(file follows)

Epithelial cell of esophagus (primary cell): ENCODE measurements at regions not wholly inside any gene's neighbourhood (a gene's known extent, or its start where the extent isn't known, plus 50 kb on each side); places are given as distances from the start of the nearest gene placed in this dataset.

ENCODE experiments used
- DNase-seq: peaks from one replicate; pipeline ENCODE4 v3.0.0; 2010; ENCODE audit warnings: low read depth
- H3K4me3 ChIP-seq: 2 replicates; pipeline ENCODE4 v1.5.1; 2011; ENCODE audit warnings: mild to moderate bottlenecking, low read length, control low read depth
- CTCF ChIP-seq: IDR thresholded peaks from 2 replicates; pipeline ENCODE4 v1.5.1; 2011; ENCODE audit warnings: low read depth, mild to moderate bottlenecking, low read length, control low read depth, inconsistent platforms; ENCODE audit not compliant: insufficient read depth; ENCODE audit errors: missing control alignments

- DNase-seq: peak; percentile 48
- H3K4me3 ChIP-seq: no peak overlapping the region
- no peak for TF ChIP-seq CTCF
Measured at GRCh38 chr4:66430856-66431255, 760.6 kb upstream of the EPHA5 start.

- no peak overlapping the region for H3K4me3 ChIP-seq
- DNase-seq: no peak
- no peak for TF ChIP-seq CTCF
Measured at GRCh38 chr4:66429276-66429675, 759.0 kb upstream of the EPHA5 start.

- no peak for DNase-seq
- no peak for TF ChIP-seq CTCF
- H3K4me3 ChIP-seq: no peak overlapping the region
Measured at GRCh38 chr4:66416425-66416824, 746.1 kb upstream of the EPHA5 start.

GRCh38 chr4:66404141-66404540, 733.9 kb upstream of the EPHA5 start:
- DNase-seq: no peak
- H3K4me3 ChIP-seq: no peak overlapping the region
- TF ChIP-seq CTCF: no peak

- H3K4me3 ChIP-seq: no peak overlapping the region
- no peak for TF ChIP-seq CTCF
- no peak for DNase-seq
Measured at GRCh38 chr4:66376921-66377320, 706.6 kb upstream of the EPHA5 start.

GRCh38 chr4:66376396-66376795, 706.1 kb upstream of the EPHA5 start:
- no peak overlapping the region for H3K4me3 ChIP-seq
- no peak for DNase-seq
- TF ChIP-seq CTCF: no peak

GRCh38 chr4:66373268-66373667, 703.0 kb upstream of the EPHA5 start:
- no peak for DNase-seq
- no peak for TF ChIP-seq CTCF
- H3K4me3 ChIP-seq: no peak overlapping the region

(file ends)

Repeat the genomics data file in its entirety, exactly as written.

Epithelial cell of esophagus (primary cell): ENCODE measurements at regions not wholly inside any gene's neighbourhood (a gene's known extent, or its start where the extent isn't known, plus 50 kb on each side); places are given as distances from the start of the nearest gene placed in this dataset.

ENCODE experiments used
- DNase-seq: peaks from one replicate; pipeline ENCODE4 v3.0.0; 2010; ENCODE audit warnings: low read depth
- H3K4me3 ChIP-seq: 2 replicates; pipeline ENCODE4 v1.5.1; 2011; ENCODE audit warnings: mild to moderate bottlenecking, low read length, control low read depth
- CTCF ChIP-seq: IDR thresholded peaks from 2 replicates; pipeline ENCODE4 v1.5.1; 2011; ENCODE audit warnings: low read depth, mild to moderate bottlenecking, low read length, control low read depth, inconsistent platforms; ENCODE audit not compliant: insufficient read depth; ENCODE audit errors: missing control alignments

- DNase-seq: peak; percentile 48
- H3K4me3 ChIP-seq: no peak overlapping the region
- no peak for TF ChIP-seq CTCF
Measured at GRCh38 chr4:66430856-66431255, 760.6 kb upstream of the EPHA5 start.

- no peak overlapping the region for H3K4me3 ChIP-seq
- DNase-seq: no peak
- no peak for TF ChIP-seq CTCF
Measured at GRCh38 chr4:66429276-66429675, 759.0 kb upstream of the EPHA5 start.

- no peak for DNase-seq
- no peak for TF ChIP-seq CTCF
- H3K4me3 ChIP-seq: no peak overlapping the region
Measured at GRCh38 chr4:66416425-66416824, 746.1 kb upstream of the EPHA5 start.

GRCh38 chr4:66404141-66404540, 733.9 kb upstream of the EPHA5 start:
- DNase-seq: no peak
- H3K4me3 ChIP-seq: no peak overlapping the region
- TF ChIP-seq CTCF: no peak

- H3K4me3 ChIP-seq: no peak overlapping the region
- no peak for TF ChIP-seq CTCF
- no peak for DNase-seq
Measured at GRCh38 chr4:66376921-66377320, 706.6 kb upstream of the EPHA5 start.

GRCh38 chr4:66376396-66376795, 706.1 kb upstream of the EPHA5 start:
- no peak overlapping the region for H3K4me3 ChIP-seq
- no peak for DNase-seq
- TF ChIP-seq CTCF: no peak

GRCh38 chr4:66373268-66373667, 703.0 kb upstream of the EPHA5 start:
- no peak for DNase-seq
- no peak for TF ChIP-seq CTCF
- H3K4me3 ChIP-seq: no peak overlapping the region